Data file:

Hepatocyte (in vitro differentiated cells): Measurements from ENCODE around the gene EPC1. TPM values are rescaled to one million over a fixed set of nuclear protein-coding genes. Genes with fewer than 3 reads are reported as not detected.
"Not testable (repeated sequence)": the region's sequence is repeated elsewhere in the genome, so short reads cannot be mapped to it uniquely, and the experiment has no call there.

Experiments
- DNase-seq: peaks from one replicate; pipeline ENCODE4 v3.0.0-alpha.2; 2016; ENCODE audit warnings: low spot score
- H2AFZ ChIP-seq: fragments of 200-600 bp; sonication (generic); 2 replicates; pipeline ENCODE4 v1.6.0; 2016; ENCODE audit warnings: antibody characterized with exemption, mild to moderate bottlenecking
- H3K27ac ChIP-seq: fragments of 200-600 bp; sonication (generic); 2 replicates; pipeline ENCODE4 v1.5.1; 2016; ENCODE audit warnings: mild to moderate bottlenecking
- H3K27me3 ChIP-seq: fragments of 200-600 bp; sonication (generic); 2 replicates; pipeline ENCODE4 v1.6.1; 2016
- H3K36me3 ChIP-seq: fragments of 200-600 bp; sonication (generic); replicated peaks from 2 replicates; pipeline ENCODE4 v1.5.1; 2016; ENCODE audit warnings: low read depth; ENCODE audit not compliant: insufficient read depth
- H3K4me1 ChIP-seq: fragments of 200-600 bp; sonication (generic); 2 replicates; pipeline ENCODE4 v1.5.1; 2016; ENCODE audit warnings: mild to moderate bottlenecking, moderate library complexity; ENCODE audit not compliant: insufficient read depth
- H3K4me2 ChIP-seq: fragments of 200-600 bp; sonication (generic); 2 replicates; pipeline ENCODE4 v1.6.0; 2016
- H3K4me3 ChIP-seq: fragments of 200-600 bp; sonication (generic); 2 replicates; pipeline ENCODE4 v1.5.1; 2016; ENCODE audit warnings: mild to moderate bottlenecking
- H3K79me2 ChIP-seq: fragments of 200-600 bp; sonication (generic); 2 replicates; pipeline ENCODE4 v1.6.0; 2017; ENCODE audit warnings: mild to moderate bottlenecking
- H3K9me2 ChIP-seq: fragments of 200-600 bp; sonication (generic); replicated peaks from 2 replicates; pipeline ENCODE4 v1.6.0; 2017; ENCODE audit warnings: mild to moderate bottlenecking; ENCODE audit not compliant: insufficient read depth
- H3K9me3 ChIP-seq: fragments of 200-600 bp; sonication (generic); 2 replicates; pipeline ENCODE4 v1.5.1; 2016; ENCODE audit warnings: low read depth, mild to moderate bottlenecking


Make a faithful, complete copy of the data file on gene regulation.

Hepatocyte (in vitro differentiated cells): Measurements from ENCODE around the gene EPC1. TPM values are rescaled to one million over a fixed set of nuclear protein-coding genes. Genes with fewer than 3 reads are reported as not detected.
"Not testable (repeated sequence)": the region's sequence is repeated elsewhere in the genome, so short reads cannot be mapped to it uniquely, and the experiment has no call there.

Experiments
- DNase-seq: peaks from one replicate; pipeline ENCODE4 v3.0.0-alpha.2; 2016; ENCODE audit warnings: low spot score
- H2AFZ ChIP-seq: fragments of 200-600 bp; sonication (generic); 2 replicates; pipeline ENCODE4 v1.6.0; 2016; ENCODE audit warnings: antibody characterized with exemption, mild to moderate bottlenecking
- H3K27ac ChIP-seq: fragments of 200-600 bp; sonication (generic); 2 replicates; pipeline ENCODE4 v1.5.1; 2016; ENCODE audit warnings: mild to moderate bottlenecking
- H3K27me3 ChIP-seq: fragments of 200-600 bp; sonication (generic); 2 replicates; pipeline ENCODE4 v1.6.1; 2016
- H3K36me3 ChIP-seq: fragments of 200-600 bp; sonication (generic); replicated peaks from 2 replicates; pipeline ENCODE4 v1.5.1; 2016; ENCODE audit warnings: low read depth; ENCODE audit not compliant: insufficient read depth
- H3K4me1 ChIP-seq: fragments of 200-600 bp; sonication (generic); 2 replicates; pipeline ENCODE4 v1.5.1; 2016; ENCODE audit warnings: mild to moderate bottlenecking, moderate library complexity; ENCODE audit not compliant: insufficient read depth
- H3K4me2 ChIP-seq: fragments of 200-600 bp; sonication (generic); 2 replicates; pipeline ENCODE4 v1.6.0; 2016
- H3K4me3 ChIP-seq: fragments of 200-600 bp; sonication (generic); 2 replicates; pipeline ENCODE4 v1.5.1; 2016; ENCODE audit warnings: mild to moderate bottlenecking
- H3K79me2 ChIP-seq: fragments of 200-600 bp; sonication (generic); 2 replicates; pipeline ENCODE4 v1.6.0; 2017; ENCODE audit warnings: mild to moderate bottlenecking
- H3K9me2 ChIP-seq: fragments of 200-600 bp; sonication (generic); replicated peaks from 2 replicates; pipeline ENCODE4 v1.6.0; 2017; ENCODE audit warnings: mild to moderate bottlenecking; ENCODE audit not compliant: insufficient read depth
- H3K9me3 ChIP-seq: fragments of 200-600 bp; sonication (generic); 2 replicates; pipeline ENCODE4 v1.5.1; 2016; ENCODE audit warnings: low read depth, mild to moderate bottlenecking